If all that sounds exciting, then you're going to love Baidu's recent announcement:
Baidu just released their first quantum computing processor, dubbed Qian Shi, which will feature 10 of the qubits mentioned above.
Qian Shi is going to accelerate research in fields like artificial intelligence, computational biology, material simulation, and finance.
Baidu also announced the simultaneous release of Liang Xi, which they called their "all-platform quantum hardware-software integration solution." It was described as being able to provide various services that will be accessible via mobile and desktop apps, as well as the Cloud. Baidu's vision with this, is to make it possible to access quantum computing anytime and anywhere, even on your smartphone.
While we aren't likely to see a massive consumer adoption of quantum computing in the very near future, with Baidu's release of Qian Shi and Liang Xi, they've collectively taken all of us one step closer toward quantum computing being more accessible.
⛓️ Ten Must See Links of the Month
Thanks to a partnership between Uber Eats and Nuro, some parts of the U.S. will soon be saying goodbye to humans delivering them food, as robots will be taking over the responsibility.
Germany has officially become the first country in the world to have a rail line that's entirely run by hydrogen-powered trains. The 93 million euro project launched last month, and features 14 hydrogen trains servicing routes along the Bremervörde, Lower Saxony area of Germany.
Nothing can be said to be certain, except death and taxes. So goes the saying. But there's a species of jellyfish called Turritopsis dohrnii that neither pays taxes, nor dies. The taxes part is still a mystery, but researchers from the Universidad de Oviedo in Spain have now isolated the genes that make them biologically immortal.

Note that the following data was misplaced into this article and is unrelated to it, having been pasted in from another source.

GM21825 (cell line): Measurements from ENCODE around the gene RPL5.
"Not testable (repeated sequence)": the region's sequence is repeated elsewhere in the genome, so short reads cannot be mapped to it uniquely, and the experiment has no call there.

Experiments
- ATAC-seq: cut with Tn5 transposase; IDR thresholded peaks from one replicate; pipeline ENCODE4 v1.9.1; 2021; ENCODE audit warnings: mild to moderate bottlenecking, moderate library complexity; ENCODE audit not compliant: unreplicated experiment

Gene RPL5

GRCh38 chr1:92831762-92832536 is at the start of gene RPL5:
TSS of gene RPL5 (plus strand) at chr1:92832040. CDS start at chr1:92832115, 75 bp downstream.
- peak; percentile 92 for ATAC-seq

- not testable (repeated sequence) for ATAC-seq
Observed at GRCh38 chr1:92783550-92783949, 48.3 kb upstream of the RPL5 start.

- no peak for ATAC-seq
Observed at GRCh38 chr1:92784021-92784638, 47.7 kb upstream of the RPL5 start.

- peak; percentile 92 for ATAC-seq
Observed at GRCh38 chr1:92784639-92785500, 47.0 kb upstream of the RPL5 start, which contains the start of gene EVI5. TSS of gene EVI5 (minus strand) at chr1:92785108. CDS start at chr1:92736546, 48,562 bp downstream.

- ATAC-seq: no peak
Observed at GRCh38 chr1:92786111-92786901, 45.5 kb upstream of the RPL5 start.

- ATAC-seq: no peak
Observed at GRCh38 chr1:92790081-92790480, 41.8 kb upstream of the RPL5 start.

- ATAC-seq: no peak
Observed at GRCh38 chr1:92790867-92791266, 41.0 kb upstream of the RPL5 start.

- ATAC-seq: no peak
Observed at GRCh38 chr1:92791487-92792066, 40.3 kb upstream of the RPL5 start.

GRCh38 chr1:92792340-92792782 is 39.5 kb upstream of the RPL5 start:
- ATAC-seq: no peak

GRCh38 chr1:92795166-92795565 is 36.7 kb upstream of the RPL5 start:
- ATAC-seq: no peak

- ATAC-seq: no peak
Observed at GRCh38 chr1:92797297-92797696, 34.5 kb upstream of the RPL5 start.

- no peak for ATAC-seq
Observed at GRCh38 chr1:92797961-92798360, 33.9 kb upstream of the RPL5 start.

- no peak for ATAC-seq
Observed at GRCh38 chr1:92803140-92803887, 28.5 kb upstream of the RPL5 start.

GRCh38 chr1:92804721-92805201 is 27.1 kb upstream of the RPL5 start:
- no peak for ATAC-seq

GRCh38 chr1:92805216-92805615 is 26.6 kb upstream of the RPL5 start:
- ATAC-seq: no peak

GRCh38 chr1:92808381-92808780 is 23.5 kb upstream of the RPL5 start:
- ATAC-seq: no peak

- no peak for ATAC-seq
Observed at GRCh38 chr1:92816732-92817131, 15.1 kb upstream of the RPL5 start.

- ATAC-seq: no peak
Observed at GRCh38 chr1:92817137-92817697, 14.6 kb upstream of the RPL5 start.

Speaking of jellyfish, anyone who loves underwater diving will appreciate what researchers at the University of Washington recently invented - the world's first underwater messaging app.
USB cables are about to get the Usain Bolt treatment, as USB 4 Version 2.0 promises speeds of up to 80 Gbps - double that of Version 1.0 and even faster than Thunderbolt 4.
Physicists in the U.S. have recently out-sprinted the speed of light. Okay, not literally. But, through the use of technology, they were able to produce speeds more than 30% faster. That doesn't mean we'll be able to fly from Tokyo to London in three seconds. The actual practical application of this discovery will be used for future laser development that relies on the underlying technology.
If you feel empathy for the plight of dairy cows, but can't quite get into plant-based milk, then you might be excited to try the next generation of milk alternatives, which uses science to produce the same proteins found in cow's milk.
Although there are no official applications to become a resident yet, those looking to make a move around the year 2030, may consider billionaire Marc Lore's utopian city "Telosa" as their future home. Mr. Lore has stated that it will be a new model for society, governed by “equitism.”
Found yourself in another life or death situation again with no cell tower nearby and no connection? No problem. Well, no problem if you buy either Apple's new iPhone 14 or Huawei's new Mate 50 cell phone, both featuring breakthrough emergency texting via satellite link.
Chinese ecommerce giant Pinduoduo is coming to take a piece of Amazon dot com's market share in the U.S. - but their labor practices are cause for concern.
🎤 It’s How They Said It
You can complain because roses have thorns, or you can rejoice because thorns have roses.
- Tom Wilson
🧮 The numbers game
10,000 years is how long it would take even the best regular computer to solve a specific problem that a Google quantum computer was able to solve in only minutes.
40 percent is the percentage of large companies planning to create initiatives around quantum computing by 2025 - according to technology research firm, Gartner Inc.
Over $7.1 billion USD will be the expected global market value of quantum-computing hardware by 2026 - according to Research and Markets, another research firm.
That's it for this month. If you have links to share, then my emails are always open. Simply reply to this email to land in my inbox.
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Have a great month,